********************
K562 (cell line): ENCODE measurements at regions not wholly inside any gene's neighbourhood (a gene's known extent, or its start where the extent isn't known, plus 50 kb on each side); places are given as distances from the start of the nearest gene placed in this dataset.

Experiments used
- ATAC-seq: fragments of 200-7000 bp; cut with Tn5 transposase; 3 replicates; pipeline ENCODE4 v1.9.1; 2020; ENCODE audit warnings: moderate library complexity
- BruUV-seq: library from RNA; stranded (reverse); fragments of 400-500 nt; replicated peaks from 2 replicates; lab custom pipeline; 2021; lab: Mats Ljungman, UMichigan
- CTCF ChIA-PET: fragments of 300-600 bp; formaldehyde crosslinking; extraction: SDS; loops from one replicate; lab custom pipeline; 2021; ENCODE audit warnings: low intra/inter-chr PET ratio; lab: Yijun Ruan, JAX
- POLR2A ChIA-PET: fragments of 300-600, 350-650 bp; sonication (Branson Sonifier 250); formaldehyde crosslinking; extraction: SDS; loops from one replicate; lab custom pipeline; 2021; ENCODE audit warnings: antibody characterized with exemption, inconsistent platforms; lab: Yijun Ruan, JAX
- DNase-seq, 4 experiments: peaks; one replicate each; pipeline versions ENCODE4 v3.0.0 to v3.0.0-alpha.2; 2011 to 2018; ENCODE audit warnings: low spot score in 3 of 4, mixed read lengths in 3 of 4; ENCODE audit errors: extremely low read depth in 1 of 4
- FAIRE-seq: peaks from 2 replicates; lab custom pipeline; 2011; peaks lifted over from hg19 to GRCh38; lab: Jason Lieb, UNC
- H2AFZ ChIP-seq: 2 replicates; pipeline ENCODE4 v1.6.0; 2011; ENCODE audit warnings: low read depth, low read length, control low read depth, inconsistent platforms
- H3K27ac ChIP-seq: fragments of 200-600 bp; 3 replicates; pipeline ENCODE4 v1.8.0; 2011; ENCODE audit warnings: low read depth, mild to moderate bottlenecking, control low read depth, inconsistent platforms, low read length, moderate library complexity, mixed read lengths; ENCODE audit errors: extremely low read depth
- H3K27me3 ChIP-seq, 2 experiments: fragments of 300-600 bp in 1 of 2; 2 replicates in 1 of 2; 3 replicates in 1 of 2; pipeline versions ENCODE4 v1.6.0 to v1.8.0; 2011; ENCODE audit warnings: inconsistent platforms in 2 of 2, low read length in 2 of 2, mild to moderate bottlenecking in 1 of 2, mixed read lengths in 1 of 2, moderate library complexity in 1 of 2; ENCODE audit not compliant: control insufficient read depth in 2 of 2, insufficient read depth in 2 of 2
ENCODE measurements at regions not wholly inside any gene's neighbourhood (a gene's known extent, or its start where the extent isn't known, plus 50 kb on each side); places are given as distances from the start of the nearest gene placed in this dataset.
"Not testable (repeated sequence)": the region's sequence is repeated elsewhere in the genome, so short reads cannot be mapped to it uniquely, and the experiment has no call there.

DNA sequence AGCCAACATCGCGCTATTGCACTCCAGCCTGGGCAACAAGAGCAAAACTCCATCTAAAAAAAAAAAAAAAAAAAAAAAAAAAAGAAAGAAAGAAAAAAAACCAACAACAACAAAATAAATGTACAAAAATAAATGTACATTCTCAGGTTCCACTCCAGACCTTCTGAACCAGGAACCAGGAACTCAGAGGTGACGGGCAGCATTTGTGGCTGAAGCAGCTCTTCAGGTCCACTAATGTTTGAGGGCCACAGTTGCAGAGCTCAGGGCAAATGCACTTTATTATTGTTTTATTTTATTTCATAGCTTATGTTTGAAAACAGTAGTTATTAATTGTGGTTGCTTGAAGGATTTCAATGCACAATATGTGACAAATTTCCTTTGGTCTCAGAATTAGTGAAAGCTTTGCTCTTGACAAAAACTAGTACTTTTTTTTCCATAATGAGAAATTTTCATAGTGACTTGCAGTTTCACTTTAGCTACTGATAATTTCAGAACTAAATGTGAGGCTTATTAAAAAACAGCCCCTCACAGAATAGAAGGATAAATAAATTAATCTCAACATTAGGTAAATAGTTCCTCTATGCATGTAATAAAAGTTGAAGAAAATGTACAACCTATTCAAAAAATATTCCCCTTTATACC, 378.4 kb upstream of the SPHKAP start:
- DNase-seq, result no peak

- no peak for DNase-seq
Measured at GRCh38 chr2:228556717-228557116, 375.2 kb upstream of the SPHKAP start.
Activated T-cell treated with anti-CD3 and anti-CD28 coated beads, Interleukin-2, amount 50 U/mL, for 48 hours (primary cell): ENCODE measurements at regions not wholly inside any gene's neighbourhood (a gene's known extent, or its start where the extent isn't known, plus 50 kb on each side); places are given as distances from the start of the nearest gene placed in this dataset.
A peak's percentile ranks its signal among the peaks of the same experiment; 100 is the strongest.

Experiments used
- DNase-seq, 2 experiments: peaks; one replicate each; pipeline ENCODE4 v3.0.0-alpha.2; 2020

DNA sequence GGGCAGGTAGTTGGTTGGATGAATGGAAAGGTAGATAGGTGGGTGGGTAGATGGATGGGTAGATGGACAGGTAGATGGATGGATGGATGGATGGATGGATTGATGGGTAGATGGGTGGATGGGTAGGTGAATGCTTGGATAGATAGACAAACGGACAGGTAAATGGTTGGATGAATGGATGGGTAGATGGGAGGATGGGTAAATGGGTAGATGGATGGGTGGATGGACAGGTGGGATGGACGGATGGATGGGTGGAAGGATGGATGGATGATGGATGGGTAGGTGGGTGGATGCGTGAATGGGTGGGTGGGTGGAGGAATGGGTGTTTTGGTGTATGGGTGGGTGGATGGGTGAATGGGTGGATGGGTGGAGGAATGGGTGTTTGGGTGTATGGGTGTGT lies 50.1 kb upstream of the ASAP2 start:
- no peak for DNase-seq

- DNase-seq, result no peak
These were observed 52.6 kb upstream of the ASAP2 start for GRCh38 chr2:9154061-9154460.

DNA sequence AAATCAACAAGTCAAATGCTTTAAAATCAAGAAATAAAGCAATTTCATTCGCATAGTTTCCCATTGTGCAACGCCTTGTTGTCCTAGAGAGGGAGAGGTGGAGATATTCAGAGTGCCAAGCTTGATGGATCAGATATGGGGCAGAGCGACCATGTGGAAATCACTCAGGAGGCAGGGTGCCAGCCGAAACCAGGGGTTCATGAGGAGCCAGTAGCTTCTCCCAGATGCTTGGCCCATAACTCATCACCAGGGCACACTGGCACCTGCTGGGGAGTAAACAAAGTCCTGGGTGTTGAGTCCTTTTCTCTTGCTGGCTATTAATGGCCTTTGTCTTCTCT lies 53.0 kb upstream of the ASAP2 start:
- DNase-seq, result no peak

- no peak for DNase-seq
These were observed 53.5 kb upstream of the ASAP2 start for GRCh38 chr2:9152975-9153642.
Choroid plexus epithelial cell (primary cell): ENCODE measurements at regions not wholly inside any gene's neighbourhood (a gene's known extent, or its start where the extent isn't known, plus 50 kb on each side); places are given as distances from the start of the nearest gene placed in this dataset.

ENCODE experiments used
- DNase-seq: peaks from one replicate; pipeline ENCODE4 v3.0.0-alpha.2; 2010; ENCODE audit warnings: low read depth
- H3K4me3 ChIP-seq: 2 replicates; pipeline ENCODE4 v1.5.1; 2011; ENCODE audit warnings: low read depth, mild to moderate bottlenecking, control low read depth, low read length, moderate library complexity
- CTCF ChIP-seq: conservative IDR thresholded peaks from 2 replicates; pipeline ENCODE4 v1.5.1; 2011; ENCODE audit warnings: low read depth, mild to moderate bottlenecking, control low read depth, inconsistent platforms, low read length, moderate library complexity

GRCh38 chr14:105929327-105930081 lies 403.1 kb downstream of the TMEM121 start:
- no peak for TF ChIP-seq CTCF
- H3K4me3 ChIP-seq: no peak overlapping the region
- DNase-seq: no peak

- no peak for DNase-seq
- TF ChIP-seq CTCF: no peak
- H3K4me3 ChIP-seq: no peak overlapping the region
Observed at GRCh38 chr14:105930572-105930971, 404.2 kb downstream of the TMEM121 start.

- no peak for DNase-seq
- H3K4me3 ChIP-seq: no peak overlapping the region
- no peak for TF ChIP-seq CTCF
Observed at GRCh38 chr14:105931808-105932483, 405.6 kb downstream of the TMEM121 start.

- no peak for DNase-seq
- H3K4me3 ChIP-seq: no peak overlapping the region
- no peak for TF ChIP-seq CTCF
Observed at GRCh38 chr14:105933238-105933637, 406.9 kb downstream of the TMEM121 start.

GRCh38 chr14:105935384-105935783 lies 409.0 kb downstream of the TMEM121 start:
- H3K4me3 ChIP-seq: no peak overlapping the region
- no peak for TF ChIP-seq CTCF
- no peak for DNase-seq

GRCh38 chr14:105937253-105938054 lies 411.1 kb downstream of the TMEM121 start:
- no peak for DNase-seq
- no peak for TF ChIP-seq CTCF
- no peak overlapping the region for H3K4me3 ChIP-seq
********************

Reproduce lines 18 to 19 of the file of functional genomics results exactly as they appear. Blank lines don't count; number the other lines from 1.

Activated T-cell treated with anti-CD3 and anti-CD28 coated beads, Interleukin-2, amount 50 U/mL, for 48 hours (primary cell): ENCODE measurements at regions not wholly inside any gene's neighbourhood (a gene's known extent, or its start where the extent isn't known, plus 50 kb on each side); places are given as distances from the start of the nearest gene placed in this dataset.
A peak's percentile ranks its signal among the peaks of the same experiment; 100 is the strongest.